Senior Researcher, Conseil national de la recherche scientifique (CNRS)
Mr. Henri-Paul Normandin
Director, International Relations Bureau, Ville de Montréal and former Canadian Ambassador
Dr. Emnet Gebre
Researcher and International Consultant on the protection of migrants, Addis Ababa, Ethiopia
Dr. Mehdi Abbas
Grenoble-Alpes University, Pacte, CNRS
Dr. Patricia Iglecias
Professor, University of Sao Paulo
Dr. François Audet
Director, Montreal Institute of International Studies (IEIM) and Professor, Université du Québec à Montréal (UQAM)
Dr. Walter Arévalo-Ramirez
Principal Professor of Public International Law, Universidad del Rosario, Colombia
Chairs and Presidents
Dr. Kim Fontaine-Skronski
Executive Director, IPSA
Mr. Marcello Scarone
President, United Nations Association in Canada (UNAC) of Greater Montreal
Dr. Yasmeen Abu-Laban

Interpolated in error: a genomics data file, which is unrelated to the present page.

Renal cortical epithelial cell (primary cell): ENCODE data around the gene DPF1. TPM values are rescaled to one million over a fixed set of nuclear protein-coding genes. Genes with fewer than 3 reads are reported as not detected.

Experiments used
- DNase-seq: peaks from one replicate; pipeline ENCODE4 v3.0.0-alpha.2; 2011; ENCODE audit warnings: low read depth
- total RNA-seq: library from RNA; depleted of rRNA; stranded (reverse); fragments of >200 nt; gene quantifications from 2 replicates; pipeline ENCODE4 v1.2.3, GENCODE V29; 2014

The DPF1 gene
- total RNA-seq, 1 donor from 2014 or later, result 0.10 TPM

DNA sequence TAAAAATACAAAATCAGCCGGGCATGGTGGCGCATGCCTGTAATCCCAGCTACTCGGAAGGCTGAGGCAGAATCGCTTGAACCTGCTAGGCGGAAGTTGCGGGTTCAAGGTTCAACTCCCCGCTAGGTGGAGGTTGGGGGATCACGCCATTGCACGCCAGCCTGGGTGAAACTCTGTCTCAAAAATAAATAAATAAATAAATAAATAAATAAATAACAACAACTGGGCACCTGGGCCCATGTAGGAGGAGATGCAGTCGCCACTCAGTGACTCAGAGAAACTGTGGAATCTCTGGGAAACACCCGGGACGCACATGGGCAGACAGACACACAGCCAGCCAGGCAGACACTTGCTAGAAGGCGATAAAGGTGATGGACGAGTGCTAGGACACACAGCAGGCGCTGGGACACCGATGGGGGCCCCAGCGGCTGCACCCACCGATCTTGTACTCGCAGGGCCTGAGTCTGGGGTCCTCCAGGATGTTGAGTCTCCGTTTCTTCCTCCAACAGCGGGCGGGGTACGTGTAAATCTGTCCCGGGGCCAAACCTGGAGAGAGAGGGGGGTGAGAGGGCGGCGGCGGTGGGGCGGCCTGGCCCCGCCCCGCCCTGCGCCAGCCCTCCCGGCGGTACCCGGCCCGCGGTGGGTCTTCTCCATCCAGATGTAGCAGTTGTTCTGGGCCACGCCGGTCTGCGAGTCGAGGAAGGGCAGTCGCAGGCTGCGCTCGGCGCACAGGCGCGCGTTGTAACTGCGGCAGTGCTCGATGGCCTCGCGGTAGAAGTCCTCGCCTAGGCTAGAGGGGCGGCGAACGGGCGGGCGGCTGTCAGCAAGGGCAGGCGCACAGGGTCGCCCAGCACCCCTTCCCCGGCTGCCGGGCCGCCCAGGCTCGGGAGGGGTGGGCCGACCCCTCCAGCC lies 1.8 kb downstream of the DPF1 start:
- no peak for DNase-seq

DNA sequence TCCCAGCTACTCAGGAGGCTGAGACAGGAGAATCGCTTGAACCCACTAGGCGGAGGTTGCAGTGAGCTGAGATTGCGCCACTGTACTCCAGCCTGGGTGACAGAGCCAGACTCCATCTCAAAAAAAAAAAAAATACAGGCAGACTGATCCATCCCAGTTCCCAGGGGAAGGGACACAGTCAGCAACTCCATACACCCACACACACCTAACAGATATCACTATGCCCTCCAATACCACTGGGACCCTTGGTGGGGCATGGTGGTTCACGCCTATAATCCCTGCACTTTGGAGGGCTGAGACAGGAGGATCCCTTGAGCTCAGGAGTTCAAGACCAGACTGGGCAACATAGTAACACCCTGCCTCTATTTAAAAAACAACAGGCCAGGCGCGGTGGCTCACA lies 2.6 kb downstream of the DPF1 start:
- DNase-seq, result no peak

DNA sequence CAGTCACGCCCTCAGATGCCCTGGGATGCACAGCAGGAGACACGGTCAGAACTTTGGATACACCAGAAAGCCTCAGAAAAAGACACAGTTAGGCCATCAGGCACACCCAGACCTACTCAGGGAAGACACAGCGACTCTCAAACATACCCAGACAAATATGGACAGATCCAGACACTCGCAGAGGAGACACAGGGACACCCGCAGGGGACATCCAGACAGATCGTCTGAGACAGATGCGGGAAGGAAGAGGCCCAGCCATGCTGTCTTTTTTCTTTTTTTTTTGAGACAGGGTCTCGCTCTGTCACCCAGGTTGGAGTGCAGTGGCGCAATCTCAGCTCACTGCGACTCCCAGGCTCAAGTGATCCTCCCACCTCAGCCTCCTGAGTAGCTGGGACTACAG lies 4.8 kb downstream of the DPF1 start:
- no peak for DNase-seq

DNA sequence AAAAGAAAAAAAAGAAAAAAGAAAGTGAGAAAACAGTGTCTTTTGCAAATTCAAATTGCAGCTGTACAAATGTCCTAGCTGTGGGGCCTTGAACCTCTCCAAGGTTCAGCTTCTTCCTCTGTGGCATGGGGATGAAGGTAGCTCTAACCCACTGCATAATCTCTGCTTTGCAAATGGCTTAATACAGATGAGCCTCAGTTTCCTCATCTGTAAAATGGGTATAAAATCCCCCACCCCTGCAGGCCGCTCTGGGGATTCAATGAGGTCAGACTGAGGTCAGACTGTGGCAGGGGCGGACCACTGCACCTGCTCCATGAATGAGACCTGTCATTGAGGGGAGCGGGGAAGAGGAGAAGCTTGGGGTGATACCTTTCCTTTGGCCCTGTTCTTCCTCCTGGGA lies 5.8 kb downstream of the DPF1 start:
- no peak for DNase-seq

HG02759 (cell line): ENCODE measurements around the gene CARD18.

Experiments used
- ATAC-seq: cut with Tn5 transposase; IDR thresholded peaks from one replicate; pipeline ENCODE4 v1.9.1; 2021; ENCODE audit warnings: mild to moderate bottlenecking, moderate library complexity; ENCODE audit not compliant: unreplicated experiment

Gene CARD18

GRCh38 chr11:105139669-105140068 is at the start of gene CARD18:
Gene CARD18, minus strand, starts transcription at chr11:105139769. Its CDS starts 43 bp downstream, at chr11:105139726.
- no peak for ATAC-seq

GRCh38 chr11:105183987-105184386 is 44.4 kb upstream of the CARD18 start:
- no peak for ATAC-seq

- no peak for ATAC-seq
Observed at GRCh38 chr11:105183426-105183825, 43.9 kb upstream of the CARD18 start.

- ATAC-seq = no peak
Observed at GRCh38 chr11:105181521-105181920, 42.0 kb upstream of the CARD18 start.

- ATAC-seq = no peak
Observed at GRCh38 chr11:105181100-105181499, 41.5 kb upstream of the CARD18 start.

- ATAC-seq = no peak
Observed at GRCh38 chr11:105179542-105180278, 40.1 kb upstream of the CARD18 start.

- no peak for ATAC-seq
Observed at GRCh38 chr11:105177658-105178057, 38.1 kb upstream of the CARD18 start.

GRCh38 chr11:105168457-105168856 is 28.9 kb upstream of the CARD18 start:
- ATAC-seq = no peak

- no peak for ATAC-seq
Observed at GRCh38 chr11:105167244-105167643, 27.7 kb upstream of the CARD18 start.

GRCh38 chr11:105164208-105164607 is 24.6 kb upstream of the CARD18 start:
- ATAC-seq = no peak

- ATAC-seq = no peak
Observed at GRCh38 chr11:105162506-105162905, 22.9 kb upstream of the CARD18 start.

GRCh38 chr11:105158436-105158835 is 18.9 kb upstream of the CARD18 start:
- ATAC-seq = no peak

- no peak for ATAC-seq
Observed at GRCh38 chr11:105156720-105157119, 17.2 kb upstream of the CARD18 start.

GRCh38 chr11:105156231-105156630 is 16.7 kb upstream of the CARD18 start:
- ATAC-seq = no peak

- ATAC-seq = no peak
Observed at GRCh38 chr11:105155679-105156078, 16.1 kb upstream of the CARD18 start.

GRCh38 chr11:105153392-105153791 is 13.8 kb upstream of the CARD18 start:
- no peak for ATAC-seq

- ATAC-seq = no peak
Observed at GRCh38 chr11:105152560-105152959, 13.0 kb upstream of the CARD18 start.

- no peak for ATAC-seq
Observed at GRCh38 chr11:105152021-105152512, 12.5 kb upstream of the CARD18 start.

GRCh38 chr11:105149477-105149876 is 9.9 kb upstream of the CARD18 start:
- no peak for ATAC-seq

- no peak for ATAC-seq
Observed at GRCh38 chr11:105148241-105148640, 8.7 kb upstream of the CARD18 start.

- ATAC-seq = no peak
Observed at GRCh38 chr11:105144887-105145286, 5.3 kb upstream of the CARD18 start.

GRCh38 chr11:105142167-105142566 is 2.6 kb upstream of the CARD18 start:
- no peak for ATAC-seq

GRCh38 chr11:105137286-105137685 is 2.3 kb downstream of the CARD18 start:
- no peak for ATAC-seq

Professor, Department of Political Science, University of Alberta, Vice-president, IPSA and Chair of IPSA’s Research Committee on Migration and Citizenship
Dr. Norbert Eschborn
Director, Konrad Adenauer Foundation (KAS), Canada office
Dr. Céline Castets-Renard
Full Professor, Faculty of Law, University of Ottawa and Chair holder Accountable Artificial Intelligence in a Global Context, uOttawa
Mr. Kyle Matthews
Executive Director, Montreal Institute for Genocide and Human Rights Studies (MIGS), Concordia University
Ms. Valériane Thool
Doctoral candidate, International Law, Université du Québec à Montréal (UQAM) and Lecturer, Université de Sherbrooke
Dr. Stéphane Paquin
Full Professor, École nationale d’administration publique (ÉNAP), Montréal, and Director, Centre interuniversitaire de recherche sur les relations internationales du Canada et du Québec (CIRRICQ)
Dr. Brigitte Weiffen
Senior Lecturer in Comparative Politics, School of Social Sciences and Global Studies, The Open University, UK
Mr. Pierre Guimond